Supercomputing experiments towards multiscale machine-assisted landform identification from lidar data

Andrew C. Phillips, Donald A. Keefer, Nathan Casler

Research output: Contribution to conferencePaperpeer-review


We have undertaken a project to detect landforms for soil mapping from large lidar point cloud elevation datasets. The goals of the project are to (a) from the lidar point cloud data, create bare earth digital elevation models (DEM) at any desired project scale and with any desired footprint, and make the process tractable at large scale; (b) detect ridges and gullies, the latter of which are critical for erosion analysis but, until lidar data became available, mappable only in the field; (c) extend the analysis to the range of landforms used in soil survey. That landforms occur across a range of scales and may be superimposed is a particular challenge. For example, an area in Illinois may include dunes, lake plains, and megascale glacial lineations superimposed upon a moraine. DEM construction is based on last returns from lidar point cloud data sets using IDW interpolation. Initial experiments using the open-source PointstoGrid algorithm implemented in GRASS processed the 6440 km (super 2) Embarrass watershed of east central Illinois (976 GB of LAS data) in approximately 8 hr. Instrument and other noise was best removed with a series of Median and Lee filter operations. Implementation of the algorithm in C across 200 parallel processors reduced the entire processing time to 42 minutes. For landform identification, we are experimenting with image analysis techniques first developed to differentiate ridge and valley morphology of human brains from Magnetic Resonance Imagery. The Difference of Gaussians (DoG) method generates a Gaussian Scale Space representation of the DEM by resampling it at progressively coarser grids, in our case from 3.95 ft to 101.12 ft. Each iteration is saved and subtracted from its previous (finer) scale to generate a new set of images, which represent the DoG at a given scale. Curvature across multiple scales can then be extracted by performing the processing on several of these DoG layers. The process generates approximately 1TB of data per county, including interim products. On the supercomputer, this takes 10 minutes. The next step is to interpret that curvature as multiscalar landforms.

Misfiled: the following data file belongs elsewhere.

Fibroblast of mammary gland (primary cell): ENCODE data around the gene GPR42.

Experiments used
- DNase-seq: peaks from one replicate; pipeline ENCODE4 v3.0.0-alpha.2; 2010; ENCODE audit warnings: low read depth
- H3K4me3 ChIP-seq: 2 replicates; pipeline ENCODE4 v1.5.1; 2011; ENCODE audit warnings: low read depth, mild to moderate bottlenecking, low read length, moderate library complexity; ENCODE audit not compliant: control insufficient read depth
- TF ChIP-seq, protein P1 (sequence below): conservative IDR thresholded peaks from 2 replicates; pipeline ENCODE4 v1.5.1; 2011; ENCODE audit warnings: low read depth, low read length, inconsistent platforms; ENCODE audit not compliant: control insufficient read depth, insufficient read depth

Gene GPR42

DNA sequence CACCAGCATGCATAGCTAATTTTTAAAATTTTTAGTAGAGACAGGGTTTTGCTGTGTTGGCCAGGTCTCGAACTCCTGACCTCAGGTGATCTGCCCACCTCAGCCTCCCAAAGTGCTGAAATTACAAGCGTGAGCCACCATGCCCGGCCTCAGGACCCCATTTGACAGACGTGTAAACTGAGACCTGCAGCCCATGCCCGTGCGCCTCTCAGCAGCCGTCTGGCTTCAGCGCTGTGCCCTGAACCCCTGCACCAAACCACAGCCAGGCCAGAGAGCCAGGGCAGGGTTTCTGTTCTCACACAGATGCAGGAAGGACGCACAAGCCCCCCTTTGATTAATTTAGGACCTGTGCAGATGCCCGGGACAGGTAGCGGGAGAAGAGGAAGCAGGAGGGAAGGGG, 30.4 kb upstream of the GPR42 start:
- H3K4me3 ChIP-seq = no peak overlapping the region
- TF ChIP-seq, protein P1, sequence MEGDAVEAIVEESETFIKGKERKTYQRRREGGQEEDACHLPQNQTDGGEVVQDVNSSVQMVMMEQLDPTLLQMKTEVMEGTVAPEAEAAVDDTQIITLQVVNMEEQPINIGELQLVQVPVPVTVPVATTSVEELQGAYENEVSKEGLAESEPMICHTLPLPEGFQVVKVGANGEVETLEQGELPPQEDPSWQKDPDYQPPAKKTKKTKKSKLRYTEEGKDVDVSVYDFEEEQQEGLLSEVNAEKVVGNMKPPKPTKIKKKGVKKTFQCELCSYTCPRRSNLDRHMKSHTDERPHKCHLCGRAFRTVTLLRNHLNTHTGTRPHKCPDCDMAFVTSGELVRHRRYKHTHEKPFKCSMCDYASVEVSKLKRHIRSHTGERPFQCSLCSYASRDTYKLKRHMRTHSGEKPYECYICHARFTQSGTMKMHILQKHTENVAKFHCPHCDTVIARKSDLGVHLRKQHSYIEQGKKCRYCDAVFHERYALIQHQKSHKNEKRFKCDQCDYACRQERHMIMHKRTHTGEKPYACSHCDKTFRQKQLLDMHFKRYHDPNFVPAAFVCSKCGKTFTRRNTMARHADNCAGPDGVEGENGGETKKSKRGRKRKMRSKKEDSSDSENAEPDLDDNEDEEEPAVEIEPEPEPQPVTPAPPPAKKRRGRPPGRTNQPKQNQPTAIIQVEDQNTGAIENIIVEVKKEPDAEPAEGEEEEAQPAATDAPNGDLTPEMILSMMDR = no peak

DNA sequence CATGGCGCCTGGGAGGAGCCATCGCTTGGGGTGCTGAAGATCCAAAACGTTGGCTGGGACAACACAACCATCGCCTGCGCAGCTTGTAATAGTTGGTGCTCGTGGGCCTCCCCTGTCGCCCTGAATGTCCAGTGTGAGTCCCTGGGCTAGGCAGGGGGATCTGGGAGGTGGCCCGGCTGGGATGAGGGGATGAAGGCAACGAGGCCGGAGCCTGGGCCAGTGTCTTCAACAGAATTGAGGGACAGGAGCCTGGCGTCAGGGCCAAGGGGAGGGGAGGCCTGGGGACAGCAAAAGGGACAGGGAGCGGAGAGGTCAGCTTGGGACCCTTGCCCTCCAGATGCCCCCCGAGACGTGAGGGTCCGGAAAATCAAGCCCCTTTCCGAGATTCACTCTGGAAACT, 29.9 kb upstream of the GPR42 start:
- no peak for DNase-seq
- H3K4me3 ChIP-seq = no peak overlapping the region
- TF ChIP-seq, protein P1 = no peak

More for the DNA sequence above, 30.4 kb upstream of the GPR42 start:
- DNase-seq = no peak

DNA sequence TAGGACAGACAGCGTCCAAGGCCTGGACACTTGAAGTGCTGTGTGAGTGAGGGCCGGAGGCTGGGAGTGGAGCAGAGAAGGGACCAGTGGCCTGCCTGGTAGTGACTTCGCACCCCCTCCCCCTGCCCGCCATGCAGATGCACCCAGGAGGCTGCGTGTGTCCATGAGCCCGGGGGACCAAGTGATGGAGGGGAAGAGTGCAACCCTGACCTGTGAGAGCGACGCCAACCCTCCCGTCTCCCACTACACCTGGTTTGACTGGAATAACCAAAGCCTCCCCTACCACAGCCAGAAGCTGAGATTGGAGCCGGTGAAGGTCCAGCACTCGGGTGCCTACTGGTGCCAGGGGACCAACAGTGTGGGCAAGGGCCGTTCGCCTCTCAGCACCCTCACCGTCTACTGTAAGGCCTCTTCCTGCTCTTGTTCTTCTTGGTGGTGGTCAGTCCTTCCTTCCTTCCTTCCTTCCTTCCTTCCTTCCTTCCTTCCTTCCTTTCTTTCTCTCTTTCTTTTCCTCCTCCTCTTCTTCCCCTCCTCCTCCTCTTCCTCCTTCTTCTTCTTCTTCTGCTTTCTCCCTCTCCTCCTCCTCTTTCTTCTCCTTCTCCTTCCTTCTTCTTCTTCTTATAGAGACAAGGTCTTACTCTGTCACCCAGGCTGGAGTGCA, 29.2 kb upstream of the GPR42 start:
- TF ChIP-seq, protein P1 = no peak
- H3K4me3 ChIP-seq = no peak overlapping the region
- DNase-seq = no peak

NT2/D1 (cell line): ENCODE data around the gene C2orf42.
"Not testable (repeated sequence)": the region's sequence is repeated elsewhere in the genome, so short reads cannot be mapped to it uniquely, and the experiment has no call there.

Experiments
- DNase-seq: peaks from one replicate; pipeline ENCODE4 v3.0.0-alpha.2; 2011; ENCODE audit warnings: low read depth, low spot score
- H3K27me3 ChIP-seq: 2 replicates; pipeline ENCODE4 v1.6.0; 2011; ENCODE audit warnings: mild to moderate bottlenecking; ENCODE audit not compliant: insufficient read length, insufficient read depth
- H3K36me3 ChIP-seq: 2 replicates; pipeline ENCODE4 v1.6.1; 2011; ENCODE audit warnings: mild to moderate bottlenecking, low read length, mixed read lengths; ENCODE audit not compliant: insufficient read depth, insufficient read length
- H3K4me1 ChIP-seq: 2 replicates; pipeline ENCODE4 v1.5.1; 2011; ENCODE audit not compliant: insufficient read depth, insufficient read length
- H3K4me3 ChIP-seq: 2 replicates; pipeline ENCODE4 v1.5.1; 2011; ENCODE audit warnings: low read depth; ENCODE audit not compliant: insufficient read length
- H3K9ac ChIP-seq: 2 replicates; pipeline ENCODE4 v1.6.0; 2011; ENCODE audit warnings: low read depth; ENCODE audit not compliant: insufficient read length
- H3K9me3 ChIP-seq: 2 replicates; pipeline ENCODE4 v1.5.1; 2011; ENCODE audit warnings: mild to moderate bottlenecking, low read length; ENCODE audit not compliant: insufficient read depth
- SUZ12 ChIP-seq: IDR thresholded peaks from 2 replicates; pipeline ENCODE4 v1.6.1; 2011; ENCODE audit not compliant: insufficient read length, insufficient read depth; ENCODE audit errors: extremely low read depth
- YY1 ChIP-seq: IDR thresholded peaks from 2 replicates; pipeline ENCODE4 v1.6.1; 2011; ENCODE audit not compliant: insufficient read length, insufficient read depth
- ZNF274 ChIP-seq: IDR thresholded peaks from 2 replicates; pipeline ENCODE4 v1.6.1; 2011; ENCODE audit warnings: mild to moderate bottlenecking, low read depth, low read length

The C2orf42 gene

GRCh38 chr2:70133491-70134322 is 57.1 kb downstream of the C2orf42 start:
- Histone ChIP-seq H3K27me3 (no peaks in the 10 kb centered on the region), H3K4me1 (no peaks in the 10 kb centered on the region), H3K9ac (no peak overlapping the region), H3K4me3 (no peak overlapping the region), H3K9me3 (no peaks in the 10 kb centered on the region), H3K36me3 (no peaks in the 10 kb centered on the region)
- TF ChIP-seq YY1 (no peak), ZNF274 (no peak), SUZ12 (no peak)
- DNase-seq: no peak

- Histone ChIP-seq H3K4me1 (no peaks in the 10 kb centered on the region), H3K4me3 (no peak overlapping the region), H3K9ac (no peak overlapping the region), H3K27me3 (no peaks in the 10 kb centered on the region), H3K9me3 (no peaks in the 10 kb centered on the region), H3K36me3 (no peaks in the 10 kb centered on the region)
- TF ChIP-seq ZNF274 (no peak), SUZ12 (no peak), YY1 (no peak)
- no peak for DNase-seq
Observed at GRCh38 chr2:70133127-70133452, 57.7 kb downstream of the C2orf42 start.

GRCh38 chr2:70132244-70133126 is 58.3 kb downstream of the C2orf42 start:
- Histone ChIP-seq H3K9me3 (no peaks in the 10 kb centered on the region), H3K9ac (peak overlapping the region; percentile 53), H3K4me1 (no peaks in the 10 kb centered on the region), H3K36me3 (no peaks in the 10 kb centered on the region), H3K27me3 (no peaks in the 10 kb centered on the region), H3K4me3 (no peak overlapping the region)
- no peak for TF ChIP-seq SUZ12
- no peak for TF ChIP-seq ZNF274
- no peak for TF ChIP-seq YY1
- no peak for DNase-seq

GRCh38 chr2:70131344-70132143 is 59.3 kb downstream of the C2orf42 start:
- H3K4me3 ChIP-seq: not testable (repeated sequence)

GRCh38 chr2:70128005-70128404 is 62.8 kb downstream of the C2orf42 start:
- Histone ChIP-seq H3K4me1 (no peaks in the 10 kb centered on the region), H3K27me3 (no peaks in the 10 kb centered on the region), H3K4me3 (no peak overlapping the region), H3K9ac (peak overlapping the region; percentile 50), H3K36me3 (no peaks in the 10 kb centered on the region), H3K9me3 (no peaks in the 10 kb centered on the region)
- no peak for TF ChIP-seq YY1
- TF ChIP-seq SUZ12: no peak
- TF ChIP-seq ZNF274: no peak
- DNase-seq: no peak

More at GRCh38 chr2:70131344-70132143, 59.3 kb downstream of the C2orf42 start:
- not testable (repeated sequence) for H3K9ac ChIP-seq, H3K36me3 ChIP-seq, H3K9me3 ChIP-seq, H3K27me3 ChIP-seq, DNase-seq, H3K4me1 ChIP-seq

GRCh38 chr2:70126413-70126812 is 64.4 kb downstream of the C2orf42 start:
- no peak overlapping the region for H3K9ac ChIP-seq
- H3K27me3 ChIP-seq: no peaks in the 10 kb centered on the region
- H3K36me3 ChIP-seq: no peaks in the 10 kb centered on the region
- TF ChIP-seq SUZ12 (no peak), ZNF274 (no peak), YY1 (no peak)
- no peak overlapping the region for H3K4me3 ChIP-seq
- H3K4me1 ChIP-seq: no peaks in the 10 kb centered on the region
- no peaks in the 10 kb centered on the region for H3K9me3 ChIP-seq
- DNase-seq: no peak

Original languageEnglish (US)
StatePublished - 2018
EventGSA North-Central 2018 Annual Meeting - Iowa State University, Ames, United States
Duration: Apr 16 2018Apr 17 2018
Conference number: 52


ConferenceGSA North-Central 2018 Annual Meeting
Country/TerritoryUnited States


  • ISGS


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